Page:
The timing sequence of the attack is important for determining the consistency of the timelines with the allegations of a sarin release at the crater identified in the WHR.
Assuming there was enough sarin released from the crater identified by the WHR to cause mass casualties at significant downwind distances, the sarin would have drifted downwind at a speed of 1 to 2 meters a second and for several minutes before encountering the only location where mass casualties could have occurred from this particular release. The location where these mass casualties would have had to occur will be identified and described in the next section. If there was a sarin release elsewhere, mass casualties would have not occurred at this location but would have occurred somewhere else in the city.
Assuming the victims of the attack were exposed to the plume, the symptoms of sarin poisoning would have expressed themselves almost immediately. As such, the scene at 7:30 a.m. on April 4 is absolutely consistent with the possibility of a mass poisoning downwind of the sarin-release crater.
The next figure shows the earliest photograph we have been able to find of an individual standing by the sarin-release crater where the alleged release occurred. The photo was posted on April 4, and the shadow indicates the time of day was around 10:50 a.m. Thus the individual was standing by the crater roughly four hours after the dispersal event.
If the dispersal event was from this crater, the area where this unprotected individual is standing would be toxic, and this individual would be subjected to the severe and possibly fatal effects of sarin poisoning. As a result, this throws substantial suspicion on the possibility that the crater identified by WHR would be the source of the sarin release.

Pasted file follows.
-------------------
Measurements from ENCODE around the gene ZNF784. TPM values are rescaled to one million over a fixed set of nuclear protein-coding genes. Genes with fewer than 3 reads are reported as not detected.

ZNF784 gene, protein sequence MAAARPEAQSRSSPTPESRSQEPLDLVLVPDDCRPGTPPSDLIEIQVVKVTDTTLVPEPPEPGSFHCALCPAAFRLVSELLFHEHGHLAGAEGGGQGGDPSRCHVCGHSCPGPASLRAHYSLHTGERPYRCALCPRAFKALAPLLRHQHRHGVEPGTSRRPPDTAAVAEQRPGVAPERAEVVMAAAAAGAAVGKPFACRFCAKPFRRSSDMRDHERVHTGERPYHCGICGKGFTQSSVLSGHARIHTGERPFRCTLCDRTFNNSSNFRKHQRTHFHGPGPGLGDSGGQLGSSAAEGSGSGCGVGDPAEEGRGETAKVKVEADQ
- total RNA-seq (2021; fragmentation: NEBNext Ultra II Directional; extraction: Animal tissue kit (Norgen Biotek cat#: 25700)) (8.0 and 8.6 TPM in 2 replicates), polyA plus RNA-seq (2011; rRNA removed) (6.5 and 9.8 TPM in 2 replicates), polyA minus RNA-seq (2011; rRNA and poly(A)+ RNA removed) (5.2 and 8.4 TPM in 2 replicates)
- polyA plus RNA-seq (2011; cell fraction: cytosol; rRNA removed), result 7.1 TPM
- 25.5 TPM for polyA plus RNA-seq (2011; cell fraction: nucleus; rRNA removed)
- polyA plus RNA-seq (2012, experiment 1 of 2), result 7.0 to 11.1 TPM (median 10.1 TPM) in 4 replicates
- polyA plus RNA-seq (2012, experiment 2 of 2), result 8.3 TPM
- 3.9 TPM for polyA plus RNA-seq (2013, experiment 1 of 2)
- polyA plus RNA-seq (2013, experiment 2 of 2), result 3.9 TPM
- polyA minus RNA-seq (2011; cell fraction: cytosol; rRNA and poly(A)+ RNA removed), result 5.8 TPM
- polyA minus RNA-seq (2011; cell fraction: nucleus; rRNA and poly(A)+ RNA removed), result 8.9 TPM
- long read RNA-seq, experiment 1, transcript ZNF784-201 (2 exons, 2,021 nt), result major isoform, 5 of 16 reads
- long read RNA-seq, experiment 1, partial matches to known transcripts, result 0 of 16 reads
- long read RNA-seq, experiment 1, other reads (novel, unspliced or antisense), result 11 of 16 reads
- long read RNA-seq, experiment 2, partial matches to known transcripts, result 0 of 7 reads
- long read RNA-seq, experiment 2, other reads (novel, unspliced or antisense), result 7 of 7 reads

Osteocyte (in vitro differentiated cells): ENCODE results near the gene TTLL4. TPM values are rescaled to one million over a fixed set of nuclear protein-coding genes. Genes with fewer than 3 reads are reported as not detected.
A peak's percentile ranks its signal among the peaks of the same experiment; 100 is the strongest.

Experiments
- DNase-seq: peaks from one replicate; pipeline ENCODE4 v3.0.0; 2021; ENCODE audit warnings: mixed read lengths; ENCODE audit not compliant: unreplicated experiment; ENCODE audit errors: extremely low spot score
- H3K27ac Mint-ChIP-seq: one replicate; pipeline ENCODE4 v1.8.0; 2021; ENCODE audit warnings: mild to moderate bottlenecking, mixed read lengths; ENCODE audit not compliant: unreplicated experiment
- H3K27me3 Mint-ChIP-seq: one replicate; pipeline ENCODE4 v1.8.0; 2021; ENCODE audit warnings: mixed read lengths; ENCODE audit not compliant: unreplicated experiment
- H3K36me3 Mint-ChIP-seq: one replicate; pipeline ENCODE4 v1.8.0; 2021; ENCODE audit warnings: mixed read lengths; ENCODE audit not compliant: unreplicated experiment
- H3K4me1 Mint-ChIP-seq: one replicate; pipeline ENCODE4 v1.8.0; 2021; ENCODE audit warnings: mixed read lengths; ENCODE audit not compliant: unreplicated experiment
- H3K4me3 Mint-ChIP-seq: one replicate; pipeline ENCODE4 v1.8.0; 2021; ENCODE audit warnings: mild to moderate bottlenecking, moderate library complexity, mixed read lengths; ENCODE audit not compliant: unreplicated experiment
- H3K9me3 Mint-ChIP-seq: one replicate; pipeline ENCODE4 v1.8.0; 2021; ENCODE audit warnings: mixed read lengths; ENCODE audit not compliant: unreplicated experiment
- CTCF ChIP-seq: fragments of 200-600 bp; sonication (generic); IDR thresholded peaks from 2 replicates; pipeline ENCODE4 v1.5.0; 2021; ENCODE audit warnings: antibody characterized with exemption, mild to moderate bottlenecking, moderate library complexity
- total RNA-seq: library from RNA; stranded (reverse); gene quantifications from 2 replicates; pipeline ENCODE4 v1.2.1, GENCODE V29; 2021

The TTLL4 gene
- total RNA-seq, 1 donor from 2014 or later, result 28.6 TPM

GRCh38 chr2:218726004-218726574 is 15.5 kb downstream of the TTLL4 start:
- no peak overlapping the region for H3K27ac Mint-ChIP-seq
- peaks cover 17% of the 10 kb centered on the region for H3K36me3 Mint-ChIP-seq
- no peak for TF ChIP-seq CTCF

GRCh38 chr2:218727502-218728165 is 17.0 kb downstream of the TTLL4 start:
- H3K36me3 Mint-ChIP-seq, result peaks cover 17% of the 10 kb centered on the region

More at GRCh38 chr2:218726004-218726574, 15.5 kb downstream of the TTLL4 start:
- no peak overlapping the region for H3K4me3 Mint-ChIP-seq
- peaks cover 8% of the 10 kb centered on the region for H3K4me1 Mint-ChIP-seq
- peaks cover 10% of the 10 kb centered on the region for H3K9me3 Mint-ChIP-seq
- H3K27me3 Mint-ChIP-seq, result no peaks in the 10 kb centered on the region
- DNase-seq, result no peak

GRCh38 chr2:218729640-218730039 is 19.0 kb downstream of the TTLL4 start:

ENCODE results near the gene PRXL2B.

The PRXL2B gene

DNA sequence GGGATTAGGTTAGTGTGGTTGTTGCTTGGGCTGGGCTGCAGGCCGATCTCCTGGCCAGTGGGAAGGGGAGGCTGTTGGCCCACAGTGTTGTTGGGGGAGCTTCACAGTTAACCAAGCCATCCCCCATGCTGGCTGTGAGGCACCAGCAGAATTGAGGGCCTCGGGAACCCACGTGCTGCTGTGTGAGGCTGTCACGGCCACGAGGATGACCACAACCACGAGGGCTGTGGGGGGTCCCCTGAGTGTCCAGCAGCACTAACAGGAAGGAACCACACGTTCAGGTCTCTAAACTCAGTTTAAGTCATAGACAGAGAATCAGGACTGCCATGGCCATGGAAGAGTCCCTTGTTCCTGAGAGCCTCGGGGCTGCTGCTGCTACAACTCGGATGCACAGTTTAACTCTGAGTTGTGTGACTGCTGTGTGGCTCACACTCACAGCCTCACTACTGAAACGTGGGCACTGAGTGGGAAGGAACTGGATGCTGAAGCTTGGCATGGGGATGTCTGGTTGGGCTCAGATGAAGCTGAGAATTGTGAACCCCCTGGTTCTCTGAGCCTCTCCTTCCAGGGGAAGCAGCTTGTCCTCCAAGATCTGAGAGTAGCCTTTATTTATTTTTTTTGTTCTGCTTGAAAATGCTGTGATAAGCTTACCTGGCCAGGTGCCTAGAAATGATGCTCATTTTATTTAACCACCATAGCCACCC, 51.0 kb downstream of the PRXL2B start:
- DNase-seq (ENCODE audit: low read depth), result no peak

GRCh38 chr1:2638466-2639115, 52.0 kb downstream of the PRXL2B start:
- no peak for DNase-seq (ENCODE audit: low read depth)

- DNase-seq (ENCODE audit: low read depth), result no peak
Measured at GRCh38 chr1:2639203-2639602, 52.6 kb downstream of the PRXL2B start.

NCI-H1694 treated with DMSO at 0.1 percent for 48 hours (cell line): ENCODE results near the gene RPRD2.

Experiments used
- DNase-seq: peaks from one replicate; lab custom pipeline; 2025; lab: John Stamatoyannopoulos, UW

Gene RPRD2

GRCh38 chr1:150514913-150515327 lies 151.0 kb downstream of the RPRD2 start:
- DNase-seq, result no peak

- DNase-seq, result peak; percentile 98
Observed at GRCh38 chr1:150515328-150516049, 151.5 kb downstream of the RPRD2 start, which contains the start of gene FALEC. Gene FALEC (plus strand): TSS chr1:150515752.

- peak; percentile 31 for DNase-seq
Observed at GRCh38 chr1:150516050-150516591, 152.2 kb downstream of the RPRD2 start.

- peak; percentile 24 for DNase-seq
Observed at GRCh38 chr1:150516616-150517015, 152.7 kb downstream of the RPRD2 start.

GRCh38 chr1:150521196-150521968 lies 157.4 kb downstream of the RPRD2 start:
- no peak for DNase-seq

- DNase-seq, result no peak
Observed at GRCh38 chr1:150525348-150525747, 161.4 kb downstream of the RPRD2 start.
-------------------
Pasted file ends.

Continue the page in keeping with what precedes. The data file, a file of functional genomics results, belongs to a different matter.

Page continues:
At the time of the sarin release, the temperature of the air was about 60 degrees Fahrenheit, and the sun was at an angle of only 8 degrees relative to local horizontal. This means that liquid sarin left on the ground from the dispersal event would remain mostly unevaporated. By 11 a.m., the temperature of the air had risen to 75 degrees, and the angle of the sun relative to horizontal was at 66 degrees. Thus, one would expect that the combination of the rise in air temperature and the sun on the crater would lead to significant evaporation of liquid sarin left behind from the initial dispersal event. The air temperature and sun angle are such that the area around the crater should have been quite dangerous for anybody without protection to operate.
This is therefore an important indication that the crater was probably not a dispersal site of the sarin.
The final set of three photographs shows arriving victims seeking treatment at a hospital at some location in Khan Shaykhun. The arrivals at the hospital are between 9 a.m. and 10:30 a.m. on the day of the attack. This is perhaps late since victims were seriously exposed by 7:30 a.m., but victims could have been trailing in after the initial arrival of severely affected victims. This time is considerably earlier than the time at which WHR alleges that a hospital was attacked while treating victims of the poisoning attack.
In the next section, we discuss the location where mass casualties would have occurred if the sarin release occurred at the location alleged by the WHR.
Sun shadows at about 7:30 a.m. on April 4 at a location where large numbers of victims from a poisoning event were being treated.
A man without protective equipment standing next to the crater at 10:50 a.m. on April 4—roughly four hours after the sarin release alleged by the WHR.
Victims arriving at a hospital in Khan Shaykhun between 9 a.m. and 10:30 a.m. on April 4 following the mass casualty event observed at 7:30 a.m.
An image from about 10:30 a.m. in Khan Shaykhun suggesting a possible additional location where casualties were generated from a poisoning attack.
Identification of the location of the mass casualties.
The figure on the next page shows the direction of the toxic sarin plume based on the assumption that the alleged release point was the crater identified by the WHR. The wind conditions at the time of the release, which would have been at about 7 a.m. on April 4, would have carried the plume across an empty field to an isolated hamlet roughly 300 meters downwind from the crater.